Joshua Taylor

Wood Floored Smithy?

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I was just curious about whether or not having a plywood floor in my smithy is a good idea. Yes, I know wood + sparks = fire, but in all honesty how big of a hazard is it? Should I just use a dirt floor like I have planned?

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I have large pieces of cardboard (like washers and dryers come in) all over the floor in my shop for cushioning and to catch any oil or other liquids that might spill.  If red hot iron lands on it it will scorch but I have never had more than that.  Of course I do pick it right up, I don't just let it sit there.  I have been doing this for over 10 years.

Let me know if I can help you.

Wayne 

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Interesting. I never thought of using cardboard. I want to ideally make my shack disassemble-able, being a Marine I tend to move from house to house. If it comes around to it, I wanna be able to separate it between walls, floor, and roof so I can pack it away and take it with me. It'll be a bit more work in order to make it work, but in my mind if I spend the time on doing it right now it'll pay out in the long run.

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You can dissolve borax in water and spray it onto the wood for additional protection. 

Hammering hot metal directly ontop of wood is pretty common practice and it just chars. 

Wood floor is fine, just practice some common sense. After shutting down the forge, go back out to check on things half an hour later and look/smell for any signs of smouldering. 

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I have a dirt floor in my shop, but I had a piece of plywood leftover from some remodeling in my house. It needed a home, so I just dropped it down to stand on. The few times I've dropped something on it, it gives a small flame until you pick it up and then it's nothing but a scorch mark. Like JAV said, just a little common sense and you should be just fine.

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It was common practice at one time to have wooden floors with an area framed and either stepping down to the earth or filled up with earth, gravel etc (probbably ash and clinker) were the forge and anvil were. As mentioned wooden Floors work well, as the flashpoint for wood is in excess of 500f and the smoksignals help find stray off cuts. It was advised buy some to mix sawdust into the gravel or dirt floored shops for this reason. 

Again a trailer has merit, and it can include tilt outs. So one can nearly double your floor space when it is deployed, but in transit or storage it is more compact. 

If marine bases are anything like Army basses you have automotive and woodshops as part of your red-centers, and if your attached to a navy base you certainly do. This would make trailer building and modification doable.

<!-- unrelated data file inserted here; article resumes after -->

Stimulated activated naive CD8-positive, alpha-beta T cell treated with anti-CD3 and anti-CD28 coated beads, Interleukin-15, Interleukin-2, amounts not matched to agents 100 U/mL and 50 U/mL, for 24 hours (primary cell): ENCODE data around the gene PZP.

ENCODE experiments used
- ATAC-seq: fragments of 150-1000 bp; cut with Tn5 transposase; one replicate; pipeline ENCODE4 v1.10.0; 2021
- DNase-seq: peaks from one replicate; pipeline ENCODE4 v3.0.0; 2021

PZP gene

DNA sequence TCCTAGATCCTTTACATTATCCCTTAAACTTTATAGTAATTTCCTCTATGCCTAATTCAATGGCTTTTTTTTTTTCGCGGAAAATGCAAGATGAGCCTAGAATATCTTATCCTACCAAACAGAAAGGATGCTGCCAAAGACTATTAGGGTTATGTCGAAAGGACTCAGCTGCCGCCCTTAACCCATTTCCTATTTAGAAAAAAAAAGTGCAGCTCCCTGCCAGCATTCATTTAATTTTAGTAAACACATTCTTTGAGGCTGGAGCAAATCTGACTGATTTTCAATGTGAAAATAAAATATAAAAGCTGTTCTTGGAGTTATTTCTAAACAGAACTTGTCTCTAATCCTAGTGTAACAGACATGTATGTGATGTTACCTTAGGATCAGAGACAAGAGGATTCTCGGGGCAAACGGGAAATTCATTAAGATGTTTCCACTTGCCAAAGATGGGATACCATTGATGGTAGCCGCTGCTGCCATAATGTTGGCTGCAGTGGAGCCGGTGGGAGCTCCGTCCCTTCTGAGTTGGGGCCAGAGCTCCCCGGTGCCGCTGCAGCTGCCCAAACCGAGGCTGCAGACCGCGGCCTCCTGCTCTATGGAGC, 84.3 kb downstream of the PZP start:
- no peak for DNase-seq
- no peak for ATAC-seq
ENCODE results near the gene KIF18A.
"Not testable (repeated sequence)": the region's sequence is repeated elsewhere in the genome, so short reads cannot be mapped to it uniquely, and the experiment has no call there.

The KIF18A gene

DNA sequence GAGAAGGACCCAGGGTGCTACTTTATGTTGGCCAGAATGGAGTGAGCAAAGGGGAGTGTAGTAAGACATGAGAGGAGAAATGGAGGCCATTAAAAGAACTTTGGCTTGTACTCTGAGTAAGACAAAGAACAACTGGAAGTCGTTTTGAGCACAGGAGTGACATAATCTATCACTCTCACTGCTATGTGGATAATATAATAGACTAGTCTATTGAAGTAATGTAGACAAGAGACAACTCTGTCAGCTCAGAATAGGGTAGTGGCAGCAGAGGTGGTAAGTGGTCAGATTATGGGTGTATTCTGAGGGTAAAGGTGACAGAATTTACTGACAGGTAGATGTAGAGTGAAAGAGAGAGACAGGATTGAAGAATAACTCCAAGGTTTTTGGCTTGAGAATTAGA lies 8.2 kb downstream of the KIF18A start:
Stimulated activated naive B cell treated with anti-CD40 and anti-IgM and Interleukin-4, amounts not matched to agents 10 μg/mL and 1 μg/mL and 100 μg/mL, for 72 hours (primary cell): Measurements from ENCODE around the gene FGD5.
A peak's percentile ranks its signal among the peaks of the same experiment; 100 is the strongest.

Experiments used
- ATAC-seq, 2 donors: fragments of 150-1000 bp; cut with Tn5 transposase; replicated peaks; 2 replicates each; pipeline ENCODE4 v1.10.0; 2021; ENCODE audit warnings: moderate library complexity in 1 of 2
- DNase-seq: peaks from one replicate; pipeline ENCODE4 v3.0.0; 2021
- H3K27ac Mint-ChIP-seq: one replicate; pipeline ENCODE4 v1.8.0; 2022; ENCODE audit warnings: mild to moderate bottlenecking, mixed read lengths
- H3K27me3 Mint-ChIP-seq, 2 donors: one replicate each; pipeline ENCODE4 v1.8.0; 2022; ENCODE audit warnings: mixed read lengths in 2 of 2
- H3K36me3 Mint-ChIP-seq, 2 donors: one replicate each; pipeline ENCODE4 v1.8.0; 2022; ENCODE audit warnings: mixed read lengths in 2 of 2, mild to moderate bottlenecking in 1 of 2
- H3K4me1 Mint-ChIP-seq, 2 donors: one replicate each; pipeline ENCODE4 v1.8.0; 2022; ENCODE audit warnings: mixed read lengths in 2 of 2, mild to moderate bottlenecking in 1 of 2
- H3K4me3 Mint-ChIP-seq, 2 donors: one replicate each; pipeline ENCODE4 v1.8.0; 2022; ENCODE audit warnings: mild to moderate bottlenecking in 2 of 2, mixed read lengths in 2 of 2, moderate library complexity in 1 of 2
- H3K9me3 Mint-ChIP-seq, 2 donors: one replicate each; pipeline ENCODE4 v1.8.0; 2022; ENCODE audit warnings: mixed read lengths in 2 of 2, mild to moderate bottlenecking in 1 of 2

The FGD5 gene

Check the regs for shipping household items, perhaps they will ship 20’ conexes. Again these can be built out and side loaders are available. They also provide secure storage wile you are deployed. 

 

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Would the traditional floor not have been end grain rather than with the grain like ply?

I am purely assuming the end grain is harder wearing and less combustible than a ply, please correct me if I am wrong, my knowledge of wood is almost non existent

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End grain I have seen tended to be industrial and mainly in the last 150 years or so. Dirt/ashes/clay was the "Traditional floor"

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Wood is old school good flooring most anywhere. You'd have to have pretty poor or nonexistent situational awareness to miss streamers of smoke rising from the floor so long it lit the shop on fire! Do NOT forget the smell, OH MY GOODNESS the SMELL of burning wood in a place that should smell like burning coal or blue jeans. It's like a slap in the face. :o  Ignore the smelly smoking shop floor till your shop burns down and you don't deserve one. Heck you're safer taking up a safe hobby, no fire, no sharp things, etc. 

End grain or puncheon floors predate sawmills in colony and frontier areas. They were often made from branches and roots that weren't otherwise useful size. Saw them roughly equal lengths and either lay them on END like cobbles perhaps drive them in for solidity. The overall pattern is made of various dia.  pieces, the smaller filling the gaps between the larger and so on down to sand or clay to fill the spaces between.